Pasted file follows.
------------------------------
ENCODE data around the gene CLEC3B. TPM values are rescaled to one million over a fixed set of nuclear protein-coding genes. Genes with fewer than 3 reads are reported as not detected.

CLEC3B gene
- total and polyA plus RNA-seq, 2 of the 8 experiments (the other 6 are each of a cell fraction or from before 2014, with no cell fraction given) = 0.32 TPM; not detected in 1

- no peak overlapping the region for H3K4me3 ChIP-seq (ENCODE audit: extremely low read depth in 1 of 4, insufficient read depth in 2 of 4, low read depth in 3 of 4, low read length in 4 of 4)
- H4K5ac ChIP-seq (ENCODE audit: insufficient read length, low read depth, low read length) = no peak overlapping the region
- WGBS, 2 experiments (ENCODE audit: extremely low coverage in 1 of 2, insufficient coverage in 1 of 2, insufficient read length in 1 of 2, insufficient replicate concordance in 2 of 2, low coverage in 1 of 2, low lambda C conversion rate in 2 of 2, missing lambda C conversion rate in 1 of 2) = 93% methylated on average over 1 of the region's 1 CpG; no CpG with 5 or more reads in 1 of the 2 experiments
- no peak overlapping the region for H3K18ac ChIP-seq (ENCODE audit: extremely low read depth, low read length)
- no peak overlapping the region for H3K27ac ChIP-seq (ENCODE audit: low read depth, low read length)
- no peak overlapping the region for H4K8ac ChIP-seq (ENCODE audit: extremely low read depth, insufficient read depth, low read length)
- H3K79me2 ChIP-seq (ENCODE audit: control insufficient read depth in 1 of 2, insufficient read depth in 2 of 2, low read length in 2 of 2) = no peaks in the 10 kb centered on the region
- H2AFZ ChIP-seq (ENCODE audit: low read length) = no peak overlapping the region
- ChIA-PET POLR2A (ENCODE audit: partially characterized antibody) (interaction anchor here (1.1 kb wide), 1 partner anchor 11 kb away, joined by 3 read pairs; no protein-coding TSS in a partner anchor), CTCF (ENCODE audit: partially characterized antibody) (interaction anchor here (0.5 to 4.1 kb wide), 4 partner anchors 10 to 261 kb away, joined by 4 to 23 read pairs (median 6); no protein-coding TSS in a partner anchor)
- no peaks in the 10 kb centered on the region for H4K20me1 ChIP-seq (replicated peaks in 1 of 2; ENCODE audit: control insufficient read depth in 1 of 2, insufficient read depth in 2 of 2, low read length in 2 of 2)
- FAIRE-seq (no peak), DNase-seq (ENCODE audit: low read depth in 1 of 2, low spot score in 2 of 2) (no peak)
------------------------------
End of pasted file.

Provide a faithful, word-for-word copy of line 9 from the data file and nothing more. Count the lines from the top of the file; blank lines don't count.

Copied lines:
- no peak overlapping the region for H4K8ac ChIP-seq (ENCODE audit: extremely low read depth, insufficient read depth, low read length)